How does one complain to the Office of the Chief Justice -
Should your complaint be about prejudice, you should try to solve the problem yourself before complaining to the Office of the Chief Justice, for example by:
- speaking to the official(s) involved or, if that does not help,
- writing to the person in charge of the official(s), for example the Head of the Department
You may also consider approaching your member of the National or Provincial Parliament. Only if you are then still unable to solve the problem, should you write to the Office of the Chief Justice. The following information should be contained in the letter:
- the nature of the complaint
- background and history of the complaint
- the reasons why you feel the complaint should be investigated by the Office of the Chief Justice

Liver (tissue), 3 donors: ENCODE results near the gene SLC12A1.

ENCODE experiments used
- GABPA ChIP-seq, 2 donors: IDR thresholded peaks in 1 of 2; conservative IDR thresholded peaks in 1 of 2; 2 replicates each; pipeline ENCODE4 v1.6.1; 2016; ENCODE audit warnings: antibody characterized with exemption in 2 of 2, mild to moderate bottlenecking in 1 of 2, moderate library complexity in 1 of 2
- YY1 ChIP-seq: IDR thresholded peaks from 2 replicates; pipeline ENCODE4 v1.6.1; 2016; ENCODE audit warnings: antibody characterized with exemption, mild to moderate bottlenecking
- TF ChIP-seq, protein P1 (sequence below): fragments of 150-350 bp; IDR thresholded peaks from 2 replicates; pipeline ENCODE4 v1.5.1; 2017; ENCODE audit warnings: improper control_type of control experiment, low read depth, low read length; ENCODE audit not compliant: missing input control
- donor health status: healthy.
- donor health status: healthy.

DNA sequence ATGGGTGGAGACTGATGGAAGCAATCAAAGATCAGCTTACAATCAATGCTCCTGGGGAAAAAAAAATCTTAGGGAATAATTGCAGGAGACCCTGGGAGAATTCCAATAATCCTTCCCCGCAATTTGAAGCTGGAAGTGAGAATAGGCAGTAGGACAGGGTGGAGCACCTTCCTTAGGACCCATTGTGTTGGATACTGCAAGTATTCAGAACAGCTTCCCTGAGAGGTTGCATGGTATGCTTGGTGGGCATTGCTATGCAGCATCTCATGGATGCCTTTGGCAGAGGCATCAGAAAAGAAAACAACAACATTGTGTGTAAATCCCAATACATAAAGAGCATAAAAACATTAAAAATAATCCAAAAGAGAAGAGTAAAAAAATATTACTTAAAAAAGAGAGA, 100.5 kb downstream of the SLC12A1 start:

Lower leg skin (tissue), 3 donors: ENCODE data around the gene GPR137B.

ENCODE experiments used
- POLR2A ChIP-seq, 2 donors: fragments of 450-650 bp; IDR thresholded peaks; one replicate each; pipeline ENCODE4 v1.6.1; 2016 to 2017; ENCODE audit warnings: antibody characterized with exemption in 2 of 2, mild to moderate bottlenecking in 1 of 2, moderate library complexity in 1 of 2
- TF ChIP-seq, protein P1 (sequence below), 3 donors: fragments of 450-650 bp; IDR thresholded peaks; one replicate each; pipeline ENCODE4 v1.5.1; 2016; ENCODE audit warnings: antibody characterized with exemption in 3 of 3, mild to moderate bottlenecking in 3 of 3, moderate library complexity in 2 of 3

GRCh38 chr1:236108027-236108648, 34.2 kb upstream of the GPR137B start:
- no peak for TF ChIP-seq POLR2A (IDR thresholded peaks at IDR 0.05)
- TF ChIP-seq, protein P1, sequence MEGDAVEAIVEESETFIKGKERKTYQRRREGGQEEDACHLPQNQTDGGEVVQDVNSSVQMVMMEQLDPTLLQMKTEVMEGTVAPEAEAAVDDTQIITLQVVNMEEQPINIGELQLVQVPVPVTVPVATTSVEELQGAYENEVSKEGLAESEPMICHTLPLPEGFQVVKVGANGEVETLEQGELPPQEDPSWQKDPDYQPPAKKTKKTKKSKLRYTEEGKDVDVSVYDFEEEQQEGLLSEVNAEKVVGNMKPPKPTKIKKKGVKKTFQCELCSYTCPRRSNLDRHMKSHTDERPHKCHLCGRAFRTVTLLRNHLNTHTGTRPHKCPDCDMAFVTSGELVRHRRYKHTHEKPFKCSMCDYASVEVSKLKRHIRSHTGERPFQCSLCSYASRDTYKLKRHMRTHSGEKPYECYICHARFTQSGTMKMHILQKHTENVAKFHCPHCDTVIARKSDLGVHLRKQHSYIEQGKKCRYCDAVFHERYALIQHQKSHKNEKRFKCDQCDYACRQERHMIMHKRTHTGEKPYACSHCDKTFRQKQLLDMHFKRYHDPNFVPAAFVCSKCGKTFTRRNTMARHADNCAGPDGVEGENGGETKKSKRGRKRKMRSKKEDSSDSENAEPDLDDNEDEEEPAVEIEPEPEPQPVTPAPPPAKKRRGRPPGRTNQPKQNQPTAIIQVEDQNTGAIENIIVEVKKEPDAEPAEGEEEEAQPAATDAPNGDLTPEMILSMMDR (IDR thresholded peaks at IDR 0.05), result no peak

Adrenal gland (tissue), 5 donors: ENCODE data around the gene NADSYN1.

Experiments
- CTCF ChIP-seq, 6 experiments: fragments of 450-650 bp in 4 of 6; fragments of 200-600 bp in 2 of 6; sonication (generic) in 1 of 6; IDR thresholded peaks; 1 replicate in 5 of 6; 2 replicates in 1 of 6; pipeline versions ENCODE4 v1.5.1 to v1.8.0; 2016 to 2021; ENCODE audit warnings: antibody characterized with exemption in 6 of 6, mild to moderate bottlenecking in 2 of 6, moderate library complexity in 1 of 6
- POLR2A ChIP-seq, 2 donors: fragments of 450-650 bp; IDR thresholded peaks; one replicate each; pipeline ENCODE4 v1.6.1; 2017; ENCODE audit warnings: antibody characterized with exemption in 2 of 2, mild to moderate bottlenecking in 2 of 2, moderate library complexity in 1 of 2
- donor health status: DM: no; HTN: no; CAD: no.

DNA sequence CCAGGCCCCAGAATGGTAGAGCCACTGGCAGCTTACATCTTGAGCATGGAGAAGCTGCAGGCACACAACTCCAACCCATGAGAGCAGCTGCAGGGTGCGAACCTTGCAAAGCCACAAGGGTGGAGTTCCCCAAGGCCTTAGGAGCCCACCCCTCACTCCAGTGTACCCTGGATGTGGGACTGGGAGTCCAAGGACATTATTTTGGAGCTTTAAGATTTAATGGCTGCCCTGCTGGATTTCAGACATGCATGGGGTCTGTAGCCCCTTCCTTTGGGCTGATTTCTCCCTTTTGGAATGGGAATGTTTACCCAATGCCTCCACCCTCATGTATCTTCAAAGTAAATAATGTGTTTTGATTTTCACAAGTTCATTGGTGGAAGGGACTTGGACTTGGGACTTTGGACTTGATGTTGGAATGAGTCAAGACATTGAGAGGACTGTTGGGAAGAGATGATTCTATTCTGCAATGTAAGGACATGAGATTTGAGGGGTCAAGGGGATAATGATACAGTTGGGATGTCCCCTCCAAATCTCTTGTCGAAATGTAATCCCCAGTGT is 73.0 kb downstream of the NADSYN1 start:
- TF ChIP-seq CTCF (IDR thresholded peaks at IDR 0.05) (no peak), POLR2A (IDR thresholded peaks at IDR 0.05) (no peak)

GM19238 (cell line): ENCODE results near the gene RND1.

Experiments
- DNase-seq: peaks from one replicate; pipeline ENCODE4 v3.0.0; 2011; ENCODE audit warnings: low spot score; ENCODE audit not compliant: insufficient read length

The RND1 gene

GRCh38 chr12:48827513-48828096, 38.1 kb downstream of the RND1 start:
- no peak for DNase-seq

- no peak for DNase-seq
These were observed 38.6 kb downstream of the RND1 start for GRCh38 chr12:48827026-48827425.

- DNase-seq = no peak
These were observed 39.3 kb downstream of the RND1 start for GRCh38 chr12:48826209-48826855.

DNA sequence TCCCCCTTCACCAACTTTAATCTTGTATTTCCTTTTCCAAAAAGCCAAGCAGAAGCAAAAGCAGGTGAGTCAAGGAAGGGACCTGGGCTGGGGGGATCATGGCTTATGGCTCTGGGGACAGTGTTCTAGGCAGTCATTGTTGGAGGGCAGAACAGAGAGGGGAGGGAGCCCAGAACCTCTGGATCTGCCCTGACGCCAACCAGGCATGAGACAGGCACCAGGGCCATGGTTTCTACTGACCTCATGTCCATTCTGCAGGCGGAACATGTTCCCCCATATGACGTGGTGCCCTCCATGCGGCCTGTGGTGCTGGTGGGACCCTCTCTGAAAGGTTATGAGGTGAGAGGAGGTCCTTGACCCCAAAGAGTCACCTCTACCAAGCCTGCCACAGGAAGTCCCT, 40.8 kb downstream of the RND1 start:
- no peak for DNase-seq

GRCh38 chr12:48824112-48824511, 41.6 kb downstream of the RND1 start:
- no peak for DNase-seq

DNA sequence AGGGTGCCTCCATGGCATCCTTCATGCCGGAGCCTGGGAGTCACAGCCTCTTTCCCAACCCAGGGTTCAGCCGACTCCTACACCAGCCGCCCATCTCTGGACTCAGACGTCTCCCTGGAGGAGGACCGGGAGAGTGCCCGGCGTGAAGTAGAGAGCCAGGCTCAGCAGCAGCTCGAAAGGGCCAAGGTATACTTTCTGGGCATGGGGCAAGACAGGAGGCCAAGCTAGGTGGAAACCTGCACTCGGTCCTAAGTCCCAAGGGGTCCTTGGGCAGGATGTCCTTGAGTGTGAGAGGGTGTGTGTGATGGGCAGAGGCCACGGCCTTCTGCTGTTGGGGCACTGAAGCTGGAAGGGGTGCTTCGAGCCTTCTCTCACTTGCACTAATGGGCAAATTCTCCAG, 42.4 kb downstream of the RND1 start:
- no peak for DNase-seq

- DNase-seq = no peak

- the steps you have taken to solve the problem yourself (if applicable). You should mention names of the officials you have dealing with, on what dates, and what was said. Copies of any correspondence between you and the officials should be attached to your letter
- a telephone number where you can be reached, if you have one.
In some instances the Office of the Chief Justice may require a statement under oath before investigating.
If you are unsure whether your problem is something the Office of the Chief Justice will investigate, or if you cannot write, you can phone the Office of the Chief Justice. There are trained professional staff members who will listen to a complaint, bog or small, and conduct investigations. In some cases the staff can help people to find quick solutions to the problems. The staff can also tell you where to complain if the Office of the Chief Justice cannot help you.
You could also visit the office for an interview or consultation, if you prefer. It is better to write and ask for an interview in the letter. A complaint must be reported to the Office of the Chief Justice within two years from the occurrence of the incident concerned.